I’ve recently had some useful discussion with people about the nature of representations in OT, and how they did or did not (or should or should not) change from a theory with inviolable constraints (= principles and parameters theory). I’d like to summarize my thoughts, and would very much welcome further discussion.
In our discussion following Tobias Scheer’s mfm fringe presentation, I brought up the point that when one switches to violable constraints, it’s not obvious that the representations should stay the same. Tobias asked for an example, and I didn’t have a good one right away, but then realized that a particularly clear and worked out one is in the discussion of extrametricality vs. nonfinality in Prince and Smolensky 1993/2004. Gaja Jarosz also reminded me of underspecification: since markedness is expressed in output constraints in OT, it’s not obvious that one also requires a theory of input underspecification for that purpose.
I think my own experience of working on my *NC project in the mid nineties illustrates some more aspects of what happened to representations as OT was being extended to segmental phonology, and brings up some further issues. When I started that project, I was looking for an explanation for the facts in terms of feature markedness and positional licensing. I wanted to get the directionality of postnasal voicing, which unlike most other local assimilation processes is L-to-R, instead R-to-L. I also wanted to get conspiracies amongst processes that resolve nasal-voiceless obstruent clusters. I tried hard and failed, and eventually “gave up” and used the formally stipulative but phonetically grounded *NC constraint. I later realized that this failure was part of a more general issue: it doesn’t seem to be the case that positional markedness can always be derived from the combination of general context-free markedness constraints and general positional licensing constraints. The best I could do in terms of those assumptions was to say that the coda nasal [voice] wanted to be licensed in onset position and hence spread, but that didn’t explain why it was just nasals that did this, nor did it deal sufficiently well with directionality. I have some more discussion of the general problems with deriving positional markedness from prosodic licensing, and further references, in a discussion of local conjunction on p. 10 of this paper (also in my review of the Harmonic Mind).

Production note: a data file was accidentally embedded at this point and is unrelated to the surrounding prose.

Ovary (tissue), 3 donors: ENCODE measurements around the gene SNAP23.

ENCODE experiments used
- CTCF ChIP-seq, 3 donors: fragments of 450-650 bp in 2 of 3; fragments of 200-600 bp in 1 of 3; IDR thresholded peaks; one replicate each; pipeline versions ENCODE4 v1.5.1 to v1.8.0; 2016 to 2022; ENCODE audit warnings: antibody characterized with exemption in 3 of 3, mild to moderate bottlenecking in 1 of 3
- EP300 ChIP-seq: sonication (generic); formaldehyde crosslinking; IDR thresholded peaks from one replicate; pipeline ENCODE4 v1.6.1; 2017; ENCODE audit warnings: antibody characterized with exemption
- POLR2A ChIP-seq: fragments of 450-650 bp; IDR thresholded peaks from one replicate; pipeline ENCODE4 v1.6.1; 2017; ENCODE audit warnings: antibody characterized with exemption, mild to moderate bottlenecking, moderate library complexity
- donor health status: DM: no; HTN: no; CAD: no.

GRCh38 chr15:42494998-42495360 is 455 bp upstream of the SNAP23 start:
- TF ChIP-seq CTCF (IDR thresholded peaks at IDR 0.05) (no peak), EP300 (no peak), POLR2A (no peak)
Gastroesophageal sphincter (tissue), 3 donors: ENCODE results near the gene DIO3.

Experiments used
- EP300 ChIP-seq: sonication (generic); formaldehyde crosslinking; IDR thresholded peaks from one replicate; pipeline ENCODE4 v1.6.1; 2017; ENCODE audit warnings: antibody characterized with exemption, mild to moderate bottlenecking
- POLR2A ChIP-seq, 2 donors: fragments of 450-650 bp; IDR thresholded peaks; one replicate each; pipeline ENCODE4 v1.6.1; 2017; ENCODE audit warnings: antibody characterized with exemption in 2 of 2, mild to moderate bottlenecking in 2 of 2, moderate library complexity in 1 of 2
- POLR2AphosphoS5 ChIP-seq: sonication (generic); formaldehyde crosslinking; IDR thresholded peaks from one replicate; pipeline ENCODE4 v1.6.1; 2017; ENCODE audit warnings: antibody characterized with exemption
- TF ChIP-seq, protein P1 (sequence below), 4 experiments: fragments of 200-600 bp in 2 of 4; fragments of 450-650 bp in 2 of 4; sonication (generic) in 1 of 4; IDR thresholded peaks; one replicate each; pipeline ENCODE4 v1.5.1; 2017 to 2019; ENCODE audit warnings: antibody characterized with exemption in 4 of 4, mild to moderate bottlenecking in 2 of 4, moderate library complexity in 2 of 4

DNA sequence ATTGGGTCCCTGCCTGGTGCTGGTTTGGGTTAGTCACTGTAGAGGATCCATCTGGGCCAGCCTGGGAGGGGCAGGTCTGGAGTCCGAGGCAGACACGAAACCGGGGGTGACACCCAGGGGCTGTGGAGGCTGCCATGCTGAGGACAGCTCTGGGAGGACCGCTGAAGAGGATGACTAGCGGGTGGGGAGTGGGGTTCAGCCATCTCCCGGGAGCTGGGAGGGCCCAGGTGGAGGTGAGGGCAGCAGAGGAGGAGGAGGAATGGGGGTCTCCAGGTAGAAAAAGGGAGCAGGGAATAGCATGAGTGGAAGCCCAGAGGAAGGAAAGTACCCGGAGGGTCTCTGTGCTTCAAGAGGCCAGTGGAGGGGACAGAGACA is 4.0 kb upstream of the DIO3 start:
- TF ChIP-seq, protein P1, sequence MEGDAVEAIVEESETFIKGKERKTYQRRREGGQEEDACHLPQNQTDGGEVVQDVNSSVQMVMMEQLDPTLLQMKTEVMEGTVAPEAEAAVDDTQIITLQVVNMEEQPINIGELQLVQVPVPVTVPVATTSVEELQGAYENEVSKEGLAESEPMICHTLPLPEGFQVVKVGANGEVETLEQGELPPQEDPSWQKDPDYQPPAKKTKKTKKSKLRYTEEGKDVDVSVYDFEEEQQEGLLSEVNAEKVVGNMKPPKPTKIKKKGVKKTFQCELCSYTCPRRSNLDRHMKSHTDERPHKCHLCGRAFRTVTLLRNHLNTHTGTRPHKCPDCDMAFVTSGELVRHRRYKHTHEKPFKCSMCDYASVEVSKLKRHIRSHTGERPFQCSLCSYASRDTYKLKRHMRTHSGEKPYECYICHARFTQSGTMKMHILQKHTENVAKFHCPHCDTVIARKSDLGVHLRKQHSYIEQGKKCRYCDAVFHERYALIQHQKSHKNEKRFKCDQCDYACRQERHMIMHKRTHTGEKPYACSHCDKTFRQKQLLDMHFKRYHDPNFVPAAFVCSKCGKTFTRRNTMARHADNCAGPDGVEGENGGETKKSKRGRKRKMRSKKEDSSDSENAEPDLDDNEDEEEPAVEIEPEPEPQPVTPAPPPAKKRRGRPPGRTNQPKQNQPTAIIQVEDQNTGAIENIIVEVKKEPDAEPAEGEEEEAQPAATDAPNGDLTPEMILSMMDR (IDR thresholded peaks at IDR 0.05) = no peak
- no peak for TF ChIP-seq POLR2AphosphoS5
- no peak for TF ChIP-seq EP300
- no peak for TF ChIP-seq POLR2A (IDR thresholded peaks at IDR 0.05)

Taking the approach to segmental phonology in the *NC proposal, we can ask what that commits us to in terms of a theory of representations. It looks to me like what we would need is a feature set that is sufficiently expressive to formalize our constraints, but that’s it. Phonetic grounding is expressed as restrictions on the universal set of constraints (or as restrictions on possible rankings, in work like Steriade’s on perceptual grounding). And this set of features could be universal, with no language-specific choices (thanks to Pavel Iosad for a question on this) – contrast and its absence can be captured by ranking alone. Furthermore, I don’t think there is any sense in which this theory has the concept of a natural class (thanks to Kristine Yu for a question on that). So this perhaps at least partially explains why the nature of segmental representations has not been a big topic in at least some variants of OT.
Now I should say that I can see lots of reasons why you would want to say that features do differ from language to language, and why the particular feature set you choose could have consequences for predictions about learning and generalization. But in terms of the particular theory I’ve just described, I don’t see any arguments for language-specific differences in feature specification. I should probably also say that I see reasons why one might not want to model the role of phonetics in phonology as just stipulations about the constraint set with some armchair phonetic justification – there are clearly plenty of alternatives. But the proposal is a natural extension to general approach to encoding of substance in OT as stipulations about constraints: e.g. that there is Onset and NoCoda, but not NoOnset and Coda.
Finally, let me emphasize that what I’ve said about a lack of interest in the nature of segmental representations based on my *NC work should not be taken as representative of a lack of interest in segmental features in OT as a whole (or even in my mind!). For example, there are extremely interesting questions about the nature of the representations needed for `spreading’: Bakovic (2000: diss.) takes the position that there is no spreading, while others have defended autosegmental representations or adopted gestural representations, and yet others (e.g. Cole and Kisseberth) have proposed domain-based representations.